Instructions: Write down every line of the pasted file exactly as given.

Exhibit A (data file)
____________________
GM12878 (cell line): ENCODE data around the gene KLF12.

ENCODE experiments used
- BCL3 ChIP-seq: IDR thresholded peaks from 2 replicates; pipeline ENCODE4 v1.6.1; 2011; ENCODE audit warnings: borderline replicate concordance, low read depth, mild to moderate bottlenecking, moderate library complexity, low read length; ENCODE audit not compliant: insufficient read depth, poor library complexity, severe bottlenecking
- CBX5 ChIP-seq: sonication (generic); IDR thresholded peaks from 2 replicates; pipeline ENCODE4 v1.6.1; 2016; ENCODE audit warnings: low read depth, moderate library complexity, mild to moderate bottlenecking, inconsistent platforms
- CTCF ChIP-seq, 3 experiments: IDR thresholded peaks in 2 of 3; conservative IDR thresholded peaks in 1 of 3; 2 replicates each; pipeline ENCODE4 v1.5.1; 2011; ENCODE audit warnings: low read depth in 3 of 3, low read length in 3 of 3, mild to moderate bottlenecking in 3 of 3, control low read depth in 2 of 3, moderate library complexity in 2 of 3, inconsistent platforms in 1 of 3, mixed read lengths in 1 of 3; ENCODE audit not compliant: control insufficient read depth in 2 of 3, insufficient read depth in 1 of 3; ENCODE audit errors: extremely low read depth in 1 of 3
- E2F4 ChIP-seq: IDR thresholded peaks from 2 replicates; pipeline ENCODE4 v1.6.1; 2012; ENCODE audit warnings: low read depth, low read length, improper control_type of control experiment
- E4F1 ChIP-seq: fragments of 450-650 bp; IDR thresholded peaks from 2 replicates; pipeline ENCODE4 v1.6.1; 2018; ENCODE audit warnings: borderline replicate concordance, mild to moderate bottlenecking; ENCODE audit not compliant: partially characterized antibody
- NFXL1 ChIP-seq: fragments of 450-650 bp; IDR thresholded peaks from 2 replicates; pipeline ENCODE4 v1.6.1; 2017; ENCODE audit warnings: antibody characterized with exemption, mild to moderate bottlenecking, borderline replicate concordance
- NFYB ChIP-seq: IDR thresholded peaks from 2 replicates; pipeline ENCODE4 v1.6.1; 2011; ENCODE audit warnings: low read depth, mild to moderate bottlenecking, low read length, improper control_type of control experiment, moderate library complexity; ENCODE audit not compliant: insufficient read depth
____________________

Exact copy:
GM12878 (cell line): ENCODE data around the gene KLF12.

ENCODE experiments used
- BCL3 ChIP-seq: IDR thresholded peaks from 2 replicates; pipeline ENCODE4 v1.6.1; 2011; ENCODE audit warnings: borderline replicate concordance, low read depth, mild to moderate bottlenecking, moderate library complexity, low read length; ENCODE audit not compliant: insufficient read depth, poor library complexity, severe bottlenecking
- CBX5 ChIP-seq: sonication (generic); IDR thresholded peaks from 2 replicates; pipeline ENCODE4 v1.6.1; 2016; ENCODE audit warnings: low read depth, moderate library complexity, mild to moderate bottlenecking, inconsistent platforms
- CTCF ChIP-seq, 3 experiments: IDR thresholded peaks in 2 of 3; conservative IDR thresholded peaks in 1 of 3; 2 replicates each; pipeline ENCODE4 v1.5.1; 2011; ENCODE audit warnings: low read depth in 3 of 3, low read length in 3 of 3, mild to moderate bottlenecking in 3 of 3, control low read depth in 2 of 3, moderate library complexity in 2 of 3, inconsistent platforms in 1 of 3, mixed read lengths in 1 of 3; ENCODE audit not compliant: control insufficient read depth in 2 of 3, insufficient read depth in 1 of 3; ENCODE audit errors: extremely low read depth in 1 of 3
- E2F4 ChIP-seq: IDR thresholded peaks from 2 replicates; pipeline ENCODE4 v1.6.1; 2012; ENCODE audit warnings: low read depth, low read length, improper control_type of control experiment
- E4F1 ChIP-seq: fragments of 450-650 bp; IDR thresholded peaks from 2 replicates; pipeline ENCODE4 v1.6.1; 2018; ENCODE audit warnings: borderline replicate concordance, mild to moderate bottlenecking; ENCODE audit not compliant: partially characterized antibody
- NFXL1 ChIP-seq: fragments of 450-650 bp; IDR thresholded peaks from 2 replicates; pipeline ENCODE4 v1.6.1; 2017; ENCODE audit warnings: antibody characterized with exemption, mild to moderate bottlenecking, borderline replicate concordance
- NFYB ChIP-seq: IDR thresholded peaks from 2 replicates; pipeline ENCODE4 v1.6.1; 2011; ENCODE audit warnings: low read depth, mild to moderate bottlenecking, low read length, improper control_type of control experiment, moderate library complexity; ENCODE audit not compliant: insufficient read depth